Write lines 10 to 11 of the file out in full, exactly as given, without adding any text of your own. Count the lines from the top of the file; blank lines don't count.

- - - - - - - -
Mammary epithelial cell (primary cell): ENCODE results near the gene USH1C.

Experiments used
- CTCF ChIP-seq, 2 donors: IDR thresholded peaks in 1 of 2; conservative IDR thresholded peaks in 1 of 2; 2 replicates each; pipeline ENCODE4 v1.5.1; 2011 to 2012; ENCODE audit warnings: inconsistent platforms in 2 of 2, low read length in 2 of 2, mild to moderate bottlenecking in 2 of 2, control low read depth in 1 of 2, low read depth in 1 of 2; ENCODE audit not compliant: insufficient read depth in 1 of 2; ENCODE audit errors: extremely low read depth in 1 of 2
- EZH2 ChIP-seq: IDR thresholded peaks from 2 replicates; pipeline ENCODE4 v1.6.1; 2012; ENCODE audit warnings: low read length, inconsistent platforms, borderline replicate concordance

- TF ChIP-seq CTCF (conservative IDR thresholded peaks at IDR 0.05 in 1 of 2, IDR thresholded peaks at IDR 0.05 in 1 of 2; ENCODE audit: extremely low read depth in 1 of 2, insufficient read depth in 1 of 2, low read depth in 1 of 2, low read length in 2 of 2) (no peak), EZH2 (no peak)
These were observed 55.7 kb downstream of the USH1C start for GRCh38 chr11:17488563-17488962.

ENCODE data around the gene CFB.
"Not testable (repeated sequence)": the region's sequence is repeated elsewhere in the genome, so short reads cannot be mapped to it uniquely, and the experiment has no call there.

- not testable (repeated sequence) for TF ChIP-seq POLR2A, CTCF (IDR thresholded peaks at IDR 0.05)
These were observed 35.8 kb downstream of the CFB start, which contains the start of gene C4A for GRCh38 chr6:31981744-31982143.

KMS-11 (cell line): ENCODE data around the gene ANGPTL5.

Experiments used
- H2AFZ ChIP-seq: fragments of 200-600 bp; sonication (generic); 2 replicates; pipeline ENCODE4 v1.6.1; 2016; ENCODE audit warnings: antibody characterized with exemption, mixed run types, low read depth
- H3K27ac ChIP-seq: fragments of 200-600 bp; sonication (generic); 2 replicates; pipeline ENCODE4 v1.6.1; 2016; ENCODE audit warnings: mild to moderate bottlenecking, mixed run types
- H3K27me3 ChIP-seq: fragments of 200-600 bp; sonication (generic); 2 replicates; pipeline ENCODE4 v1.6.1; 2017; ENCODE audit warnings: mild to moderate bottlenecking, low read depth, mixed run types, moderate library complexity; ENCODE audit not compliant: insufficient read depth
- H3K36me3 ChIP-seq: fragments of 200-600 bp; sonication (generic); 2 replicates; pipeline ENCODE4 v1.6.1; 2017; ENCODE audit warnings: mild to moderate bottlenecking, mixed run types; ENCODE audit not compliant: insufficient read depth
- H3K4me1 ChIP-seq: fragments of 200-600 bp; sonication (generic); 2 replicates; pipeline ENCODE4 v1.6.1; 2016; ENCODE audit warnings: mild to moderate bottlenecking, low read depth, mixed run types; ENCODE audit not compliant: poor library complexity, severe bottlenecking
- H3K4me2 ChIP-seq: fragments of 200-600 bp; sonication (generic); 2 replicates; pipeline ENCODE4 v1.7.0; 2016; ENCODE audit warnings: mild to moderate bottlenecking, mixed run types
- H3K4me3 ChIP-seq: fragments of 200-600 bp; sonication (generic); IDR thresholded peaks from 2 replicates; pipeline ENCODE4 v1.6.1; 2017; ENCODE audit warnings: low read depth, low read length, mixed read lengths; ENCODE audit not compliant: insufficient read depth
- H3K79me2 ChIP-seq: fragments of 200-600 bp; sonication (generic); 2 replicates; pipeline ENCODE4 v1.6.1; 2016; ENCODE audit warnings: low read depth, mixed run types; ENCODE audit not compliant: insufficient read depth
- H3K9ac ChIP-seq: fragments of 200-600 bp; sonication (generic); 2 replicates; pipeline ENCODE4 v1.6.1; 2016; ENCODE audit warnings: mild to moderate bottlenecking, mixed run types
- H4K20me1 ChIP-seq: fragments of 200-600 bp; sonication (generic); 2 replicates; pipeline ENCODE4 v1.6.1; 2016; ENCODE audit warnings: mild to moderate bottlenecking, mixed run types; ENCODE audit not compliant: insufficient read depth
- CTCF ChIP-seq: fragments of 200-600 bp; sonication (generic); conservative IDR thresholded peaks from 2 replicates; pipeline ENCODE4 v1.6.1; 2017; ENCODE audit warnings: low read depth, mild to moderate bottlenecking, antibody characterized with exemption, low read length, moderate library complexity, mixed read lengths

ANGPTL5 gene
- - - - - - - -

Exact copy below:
These were observed 35.8 kb downstream of the CFB start, which contains the start of gene C4A for GRCh38 chr6:31981744-31982143.

KMS-11 (cell line): ENCODE data around the gene ANGPTL5.